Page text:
After agreeing to a trade for Russell Westbrook on draft day, the Lakers entered free agency with a slew of open roster and rotation spots that needed filling. And while free agency started with a whir that saw the Lakers sitting things out (their limited spending power had a lot to do with it), within a few hours, we got our first piece of news. The Lakers were signing Trevor Ariza, most recently of the Miami Heat:
Lakers fans are, of course, very familiar with Ariza after he won a title with the team over a decade ago when the Kobe/Pau led team beat the Orlando Magic back in 2009. A year later, in a contract spat that saw then GM Mitch Kupchak play hard ball and draw a line in the sand with a starting salary starting at the mid-level exception, Ariza left for the Rockets and the Lakers signed Ron Artest in his spot. Lakers fans have missed Ariza ever since, even while loving the toughness Ron brought in helping the team beat the Celtics for the championship.
Again, though, that was over a decade ago. And, since then, Ariza has played for many a team, essentially touring the league as a 3-and-D wing who was either chasing another chance at a title or collecting a big paycheck (or both). It hasn’t really worked out for our guy, though, with his best shot at another ring falling just short as a member of the Harden/Chris Paul Rockets who couldn’t get past the juggernaut Warriors.
So now, Ariza is back, an older, less athletic, player than the one who flanked Kobe all those years ago. Much more of a combo forward now than a pure SF, Ariza can defend the wing against more perimeter bound SF’s and PF’s, but is no longer the guy you can put on shiftier SG’s or PG’s and ask him to get a stop. He’s more stout and stronger now, but gone is the blazing quickness and ranginess that he leveraged so well the last time he donned a Lakers uni.
With his added strength, he can switch more and can hold up some when taken down into the post, but it’s not something you want him doing a lot nor something you’d consider a true strength of his. You’d much rather have him making his standard rotations and using his combination of length and smarts to stay in front of his man and play fundamental defense with a level of toughness and attention to detail you expect from a veteran player.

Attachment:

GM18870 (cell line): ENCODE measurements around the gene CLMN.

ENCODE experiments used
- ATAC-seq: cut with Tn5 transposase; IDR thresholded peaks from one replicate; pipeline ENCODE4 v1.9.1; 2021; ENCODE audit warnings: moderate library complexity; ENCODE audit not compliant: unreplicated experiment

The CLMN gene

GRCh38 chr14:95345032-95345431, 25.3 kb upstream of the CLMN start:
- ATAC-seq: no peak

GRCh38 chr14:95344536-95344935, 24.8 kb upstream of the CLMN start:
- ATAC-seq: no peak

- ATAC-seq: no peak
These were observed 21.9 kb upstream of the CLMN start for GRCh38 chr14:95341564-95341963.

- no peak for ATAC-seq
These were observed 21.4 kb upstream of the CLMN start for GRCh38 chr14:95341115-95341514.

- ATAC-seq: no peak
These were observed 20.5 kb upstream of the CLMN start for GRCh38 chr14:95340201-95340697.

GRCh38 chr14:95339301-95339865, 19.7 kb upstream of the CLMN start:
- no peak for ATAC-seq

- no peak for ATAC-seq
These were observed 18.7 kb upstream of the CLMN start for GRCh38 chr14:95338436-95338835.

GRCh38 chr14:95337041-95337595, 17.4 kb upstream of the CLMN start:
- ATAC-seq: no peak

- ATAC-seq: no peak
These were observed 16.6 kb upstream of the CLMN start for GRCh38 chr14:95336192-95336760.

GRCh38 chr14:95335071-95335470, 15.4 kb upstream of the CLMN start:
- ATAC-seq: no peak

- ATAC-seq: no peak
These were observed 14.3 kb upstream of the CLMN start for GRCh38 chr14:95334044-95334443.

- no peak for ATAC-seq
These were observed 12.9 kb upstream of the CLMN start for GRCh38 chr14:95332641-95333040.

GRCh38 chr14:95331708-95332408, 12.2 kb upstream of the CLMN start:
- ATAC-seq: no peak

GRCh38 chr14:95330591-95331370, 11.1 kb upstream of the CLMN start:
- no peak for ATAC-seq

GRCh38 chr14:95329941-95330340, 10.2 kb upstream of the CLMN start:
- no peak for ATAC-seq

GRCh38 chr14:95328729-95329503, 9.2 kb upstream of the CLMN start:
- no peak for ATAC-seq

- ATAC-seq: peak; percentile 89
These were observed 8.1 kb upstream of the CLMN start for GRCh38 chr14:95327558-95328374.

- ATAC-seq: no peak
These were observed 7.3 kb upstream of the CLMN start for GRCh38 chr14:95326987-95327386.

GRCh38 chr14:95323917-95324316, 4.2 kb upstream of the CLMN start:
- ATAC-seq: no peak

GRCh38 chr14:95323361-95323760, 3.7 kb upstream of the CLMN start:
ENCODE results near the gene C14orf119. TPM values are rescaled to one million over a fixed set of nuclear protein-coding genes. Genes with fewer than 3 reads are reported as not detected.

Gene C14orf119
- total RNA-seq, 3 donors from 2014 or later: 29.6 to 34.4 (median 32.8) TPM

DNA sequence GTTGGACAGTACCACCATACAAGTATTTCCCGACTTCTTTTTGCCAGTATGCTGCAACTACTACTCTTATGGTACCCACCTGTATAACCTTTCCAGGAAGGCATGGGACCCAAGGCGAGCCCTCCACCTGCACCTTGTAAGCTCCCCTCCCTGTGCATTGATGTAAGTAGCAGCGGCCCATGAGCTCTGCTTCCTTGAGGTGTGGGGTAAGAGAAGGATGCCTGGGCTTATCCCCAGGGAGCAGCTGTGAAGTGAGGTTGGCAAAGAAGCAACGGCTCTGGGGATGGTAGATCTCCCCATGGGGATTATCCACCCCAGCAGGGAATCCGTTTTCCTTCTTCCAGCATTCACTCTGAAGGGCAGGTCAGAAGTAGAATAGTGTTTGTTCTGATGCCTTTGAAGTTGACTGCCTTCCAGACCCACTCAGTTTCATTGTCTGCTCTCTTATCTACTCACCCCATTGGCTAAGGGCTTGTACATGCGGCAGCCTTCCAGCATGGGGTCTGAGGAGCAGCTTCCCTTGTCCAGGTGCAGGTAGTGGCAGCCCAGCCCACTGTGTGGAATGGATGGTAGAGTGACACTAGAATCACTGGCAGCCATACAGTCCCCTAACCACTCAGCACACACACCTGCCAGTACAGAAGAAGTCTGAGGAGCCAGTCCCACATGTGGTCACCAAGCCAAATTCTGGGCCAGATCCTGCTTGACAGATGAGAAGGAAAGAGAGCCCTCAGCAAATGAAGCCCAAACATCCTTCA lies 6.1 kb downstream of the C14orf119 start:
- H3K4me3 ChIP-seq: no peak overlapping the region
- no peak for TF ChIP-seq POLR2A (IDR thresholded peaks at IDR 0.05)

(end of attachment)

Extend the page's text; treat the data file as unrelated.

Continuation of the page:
On the other side of the ball, Ariza is almost only a spot up option now, and almost totally reliant on the 3-ball as a scorer. Nearly five of his eight field goal attempts for the Heat came from behind the arc and his FT rate was the lowest of his non-Houston years in the NBA. Said another way, Ariza isn’t someone who can fill the lane for you in transition or attack closeouts all that well anymore. He’s mostly just going to take open 3’s, hit them at about a league average rate, and move the ball if he’s not open.
In the big picture, then, this is a perfectly reasonable signing for what is, presumably, a minimum deal. Ariza can be a bench combo forward who can play next to any combination of the Lakers 3-stars and fit in seamlessly. He can defend the wing or stretch forward option that LeBron doesn’t, can play a stretch PF role next to AD when LeBron sits, and can eat on kickout passes or swing-swing 3’s on Russ drives, Bron/AD or Russ/AD P&R’s, or out of Bron/AD post ups.
Do I wish he was a little younger? Yes. Do I wish he had more juice in his legs? Yes. Do I wish he was a more consistent shooter or had even more defensive versatility than he does at this stage of his career? Yes, yes. Thing is, if he was any of those things, he’d likely not be available for the minimum and we’d not be having this conversation in the first place. So, the Lakers got a viable role player who can play a couple of shifts a night or split a rotation spot with another combo forward as the Lakers continue to shop in the free agent bargain bin.
Is bringing back Trevor Ariza some world shattering move? It’s not, no. But as a solid contributor who also offers some nostalgia while being someone who has clear big game experience and success in deep playoff runs, I’ll take it. Welcome back, Trevor. Lakers fans missed you.